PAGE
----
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Baader ClicklockTM 2" Dielectric Mirror Diagonal
Baader Part # MAX-2C

30 November 2008


click any image in this article for a larger view

Second only to eyepieces, a new diagonal tends to be high on a new scope owners list of "must haves".  Most new telescopes ship with a sub-par diagonal, both optically and mechanically.  Plastic housings, low-quality mirrors, a single set screw with no protection from marring the shiny barrels of your new eyepieces - it is soon obvious that a replacement is in order.
 

Baader Clicklock Diagonal at a Glance

Format: 2" diagonal
Mirror Type: 1/10 wave dielectric
Approximate Street Price: $259
Weight: 17.5 ounce (495g)
Manufactured by: Baader Planetarium
                               www.baader-planetarium.de
Distributed in USA by: Alpine Astro
                                      www.alpineastro.com

Many popular eyepieces today sport a 2" barrel, so sales of 2" diagonals outnumber 1.25" diagonals by far.  Of course, most 2" eyepieces are fairly heavy and many are quite expensive so you'll want that new diagonal to hold your prize oculars firmly without leaving so much as a scratch on the barrel.  The Baader Clicklock diagonal employs a unique twist-lock eyepiece holder that grasps an eyepiece so firmly you could actually carry most telescopes by the eyepiece (not that I would recommend it!).  A simple twist and the eyepiece is firmly locked or quickly released.  No more fumbling with thumbscrews.

Baader Planetarium has a long history of designing and manufacturing dielectric mirror diagonals.  They were the first to bring a dielectric diagonal to market.  The Maxbright was introduced to North America when Baader licensed the name to Astro-Physics and starting providing the mirrors for AP's diagonals.  Some years later, AP switched manufacturers for their dielectric diagonals; Baader in the meantime developed new coating processes to address a dielectric mirror's primary weakness - the dielectric coating process stresses the mirror substrate leading to optical deformity.  The 1/10 wavefront error specification stated in other manufacturer's marketing material is before coating, even for those premium quartz mirrors.  After the reflective dielectric coatings are added, only the center of the mirror remains flat - the closer you get to the edge, the worse the optical performance.  In fact, one prominent equipment manufacturer recommends you only purchase 2" dielectric diagonals so that the sweet spot covers wider fields of view.  For most eyepieces you will never

Pluses
  • Excellent optical performance
  • ClicklockTM eyepiece clamp is quick, simple to use and holds your eyepieces like a (gentle) vise
  • Fully-machined premium housing
Minuses
  • A bit too heavy for some lightweight scopes/mounts, but then this quality of diagonal would be overkill on such equipment
see the difference, but for high quality wide field eyepieces in a short to medium focal length telescope, the distortion is noticeable.

Enter Baader's dielectric diagonals.  The Baader Maxbright diagonal (reviewed here) utilizes a dielectric coating process with an equal number of layers on both sides of the mirror substrate.  This results in 1/10 wavelength performance after coating.  The Clicklock diagonal reviewed in this article uses a new proprietary coating process which Baader is currently keeping secret.  The result is on par with the premium Maxbright process, but at a much lower cost.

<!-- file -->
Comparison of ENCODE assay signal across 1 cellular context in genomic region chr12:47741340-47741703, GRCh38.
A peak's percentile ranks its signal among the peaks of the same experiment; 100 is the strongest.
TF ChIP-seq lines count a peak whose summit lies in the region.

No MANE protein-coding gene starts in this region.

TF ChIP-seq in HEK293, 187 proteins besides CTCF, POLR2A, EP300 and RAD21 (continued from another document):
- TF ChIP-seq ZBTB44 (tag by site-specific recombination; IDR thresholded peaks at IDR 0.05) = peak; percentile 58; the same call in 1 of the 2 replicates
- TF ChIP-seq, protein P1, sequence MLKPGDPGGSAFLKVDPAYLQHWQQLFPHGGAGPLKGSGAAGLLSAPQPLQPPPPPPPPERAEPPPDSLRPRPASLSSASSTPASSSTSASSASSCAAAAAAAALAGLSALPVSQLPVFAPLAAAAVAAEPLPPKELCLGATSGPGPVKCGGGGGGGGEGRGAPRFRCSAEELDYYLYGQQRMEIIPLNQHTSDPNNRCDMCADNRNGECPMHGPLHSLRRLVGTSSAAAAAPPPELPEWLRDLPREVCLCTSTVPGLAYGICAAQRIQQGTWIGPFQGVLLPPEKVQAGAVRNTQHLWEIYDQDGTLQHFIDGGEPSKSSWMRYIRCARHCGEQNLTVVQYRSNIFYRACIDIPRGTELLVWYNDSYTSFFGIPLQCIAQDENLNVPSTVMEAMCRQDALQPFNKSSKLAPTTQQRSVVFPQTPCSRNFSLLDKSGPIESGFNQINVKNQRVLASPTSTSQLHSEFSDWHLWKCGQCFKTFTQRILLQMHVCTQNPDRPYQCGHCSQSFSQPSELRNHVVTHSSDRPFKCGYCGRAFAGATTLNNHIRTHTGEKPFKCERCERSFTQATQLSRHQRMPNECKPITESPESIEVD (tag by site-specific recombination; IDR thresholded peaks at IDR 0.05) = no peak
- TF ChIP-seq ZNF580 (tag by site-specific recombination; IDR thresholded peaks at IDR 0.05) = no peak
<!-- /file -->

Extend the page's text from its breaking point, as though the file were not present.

Out of the Box
The Clicklock diagonal is a solid piece of gear weighing in at just over 1 pound.  The distinctive machined aluminum body features a two layer airbrush paint in an off-white color and accented with a red stripe and the Baader Planetarium logo on both sides.  The barrel and eyepiece clamp are both a semi-gloss black.  The barrel is threaded for 2" filters and includes baffling groves and evenly applied flat black paint to reduce internal reflections.  The entire assembly is a fine piece of equipment.

The dielectric mirror is scratchproof and should last a lifetime of cleaning with reasonable care.  The mirror is oversized to ensure full illumination of the widest field 2" eyepieces.  Further along those lines, the barrel and eyepiece clamp have no restrictions impeding the light path.

The Clicklock diagonal gets its name from the unique eyepiece holder shown in Figure 1.  The brass compression ring (no marks on your eyepiece barrels) hides a unique locking system which securely holds any 2" eyepiece with just a simple twist of the barrel with the knurled rubber ring.  The finger lever (that is not a thumbscrew) makes this motion yet easier, even with gloved hands.  Additionally, you can feel several click stops which get closer together as you turn the clamp into the locked position.  This works nicely in the dark providing positive feedback to indentify the clamp is fully engaged.


Figure 1
In discussing the clamp with Baader, they stressed the fact that disassembly of the clamp or removal of the brass compression ring will void the warranty.  In fact, it was emphasized that if you remove the brass compression ring, you will not be able to return the clamp to useable service.  This should not be an issue (except for the incessantly curious among us) as the clamp requires no lubrication or maintenance.

It always surprises me just how much thought goes into even the most subtle detail when Baader designs a product. Considering that individuals might prefer the finger lever to be at a different orientation, Baader made it possible to rotate to clamp by loosening six recessed set screws, turning the clamp and retightening the set screws. For example, those who are left-handed may prefer to orient the lever to the left.